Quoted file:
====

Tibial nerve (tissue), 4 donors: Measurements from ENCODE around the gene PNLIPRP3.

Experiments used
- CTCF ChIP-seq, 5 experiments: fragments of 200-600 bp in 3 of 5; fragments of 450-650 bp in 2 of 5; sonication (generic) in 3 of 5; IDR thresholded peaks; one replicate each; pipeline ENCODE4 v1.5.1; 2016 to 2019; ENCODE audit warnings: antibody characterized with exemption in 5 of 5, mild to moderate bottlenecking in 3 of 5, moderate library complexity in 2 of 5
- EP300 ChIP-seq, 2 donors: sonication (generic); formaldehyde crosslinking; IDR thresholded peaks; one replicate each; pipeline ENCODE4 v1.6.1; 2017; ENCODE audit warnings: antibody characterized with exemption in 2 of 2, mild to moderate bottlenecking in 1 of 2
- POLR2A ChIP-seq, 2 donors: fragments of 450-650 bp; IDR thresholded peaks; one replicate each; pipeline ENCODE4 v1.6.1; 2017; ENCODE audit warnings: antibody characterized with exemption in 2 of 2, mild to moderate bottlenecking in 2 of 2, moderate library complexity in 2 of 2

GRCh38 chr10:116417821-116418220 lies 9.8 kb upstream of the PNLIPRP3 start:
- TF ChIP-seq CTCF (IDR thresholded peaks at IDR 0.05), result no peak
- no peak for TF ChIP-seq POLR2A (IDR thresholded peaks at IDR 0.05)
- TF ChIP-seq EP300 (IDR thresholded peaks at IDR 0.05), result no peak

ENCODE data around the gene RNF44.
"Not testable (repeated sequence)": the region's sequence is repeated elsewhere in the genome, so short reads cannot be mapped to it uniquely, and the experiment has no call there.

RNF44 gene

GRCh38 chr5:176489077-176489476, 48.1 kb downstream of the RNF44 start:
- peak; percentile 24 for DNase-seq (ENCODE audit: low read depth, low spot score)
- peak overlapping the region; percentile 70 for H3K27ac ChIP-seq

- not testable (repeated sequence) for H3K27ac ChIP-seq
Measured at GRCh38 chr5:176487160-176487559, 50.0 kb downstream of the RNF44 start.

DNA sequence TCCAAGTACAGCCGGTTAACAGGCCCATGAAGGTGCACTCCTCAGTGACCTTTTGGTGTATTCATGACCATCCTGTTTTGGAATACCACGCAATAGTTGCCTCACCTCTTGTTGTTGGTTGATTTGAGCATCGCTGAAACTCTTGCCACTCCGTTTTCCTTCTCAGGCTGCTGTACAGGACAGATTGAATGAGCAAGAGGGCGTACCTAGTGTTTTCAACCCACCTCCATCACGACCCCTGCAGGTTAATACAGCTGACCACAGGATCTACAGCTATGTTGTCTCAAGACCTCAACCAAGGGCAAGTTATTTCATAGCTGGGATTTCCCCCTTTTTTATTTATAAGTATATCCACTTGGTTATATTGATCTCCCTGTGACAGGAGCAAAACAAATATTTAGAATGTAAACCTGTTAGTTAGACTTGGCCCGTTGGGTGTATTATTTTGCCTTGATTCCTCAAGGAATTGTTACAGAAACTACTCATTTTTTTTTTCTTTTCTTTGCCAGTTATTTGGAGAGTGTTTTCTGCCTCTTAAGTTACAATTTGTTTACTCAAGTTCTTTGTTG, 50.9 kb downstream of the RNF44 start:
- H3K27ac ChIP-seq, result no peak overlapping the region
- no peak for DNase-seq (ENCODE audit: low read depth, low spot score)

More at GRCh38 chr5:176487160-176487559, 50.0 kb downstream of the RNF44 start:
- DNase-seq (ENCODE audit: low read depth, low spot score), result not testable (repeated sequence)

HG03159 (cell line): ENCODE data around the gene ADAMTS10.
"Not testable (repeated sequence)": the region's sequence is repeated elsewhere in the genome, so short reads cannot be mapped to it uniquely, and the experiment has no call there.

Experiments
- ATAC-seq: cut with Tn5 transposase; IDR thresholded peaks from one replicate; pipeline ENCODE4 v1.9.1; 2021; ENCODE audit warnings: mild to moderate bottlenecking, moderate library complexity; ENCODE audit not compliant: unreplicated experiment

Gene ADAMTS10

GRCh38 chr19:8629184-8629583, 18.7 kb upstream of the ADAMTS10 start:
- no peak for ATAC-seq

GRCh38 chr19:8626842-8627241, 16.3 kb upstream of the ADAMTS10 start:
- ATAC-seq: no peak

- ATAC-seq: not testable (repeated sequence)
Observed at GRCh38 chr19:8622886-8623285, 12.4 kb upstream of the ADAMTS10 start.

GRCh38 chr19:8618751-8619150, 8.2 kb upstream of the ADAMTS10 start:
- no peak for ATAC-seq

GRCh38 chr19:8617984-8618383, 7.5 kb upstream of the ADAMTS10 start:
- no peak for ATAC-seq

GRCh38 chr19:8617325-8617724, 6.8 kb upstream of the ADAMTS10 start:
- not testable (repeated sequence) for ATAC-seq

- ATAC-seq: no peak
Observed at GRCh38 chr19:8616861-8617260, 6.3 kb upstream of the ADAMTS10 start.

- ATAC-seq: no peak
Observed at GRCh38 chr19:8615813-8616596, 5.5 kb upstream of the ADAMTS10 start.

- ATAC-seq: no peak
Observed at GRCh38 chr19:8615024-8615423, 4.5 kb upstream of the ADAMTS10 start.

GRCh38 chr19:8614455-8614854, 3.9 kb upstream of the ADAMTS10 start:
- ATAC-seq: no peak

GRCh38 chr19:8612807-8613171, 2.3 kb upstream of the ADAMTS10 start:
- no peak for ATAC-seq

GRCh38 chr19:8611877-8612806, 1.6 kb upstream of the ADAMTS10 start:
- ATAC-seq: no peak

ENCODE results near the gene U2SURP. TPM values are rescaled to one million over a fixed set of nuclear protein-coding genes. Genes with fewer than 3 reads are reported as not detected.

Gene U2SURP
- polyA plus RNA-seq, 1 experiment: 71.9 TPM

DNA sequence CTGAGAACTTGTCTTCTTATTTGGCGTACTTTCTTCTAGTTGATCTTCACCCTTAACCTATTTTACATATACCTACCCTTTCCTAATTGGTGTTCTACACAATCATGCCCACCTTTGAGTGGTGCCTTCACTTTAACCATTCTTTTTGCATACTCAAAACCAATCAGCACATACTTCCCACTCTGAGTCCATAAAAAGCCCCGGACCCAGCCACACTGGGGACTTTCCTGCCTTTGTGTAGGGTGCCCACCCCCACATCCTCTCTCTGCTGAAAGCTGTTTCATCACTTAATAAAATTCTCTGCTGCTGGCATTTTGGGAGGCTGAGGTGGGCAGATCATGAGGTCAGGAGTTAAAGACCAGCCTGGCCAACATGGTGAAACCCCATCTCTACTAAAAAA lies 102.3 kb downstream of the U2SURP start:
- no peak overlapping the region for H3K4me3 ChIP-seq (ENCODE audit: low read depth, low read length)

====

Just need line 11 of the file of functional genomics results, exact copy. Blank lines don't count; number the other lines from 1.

"Not testable (repeated sequence)": the region's sequence is repeated elsewhere in the genome, so short reads cannot be mapped to it uniquely, and the experiment has no call there.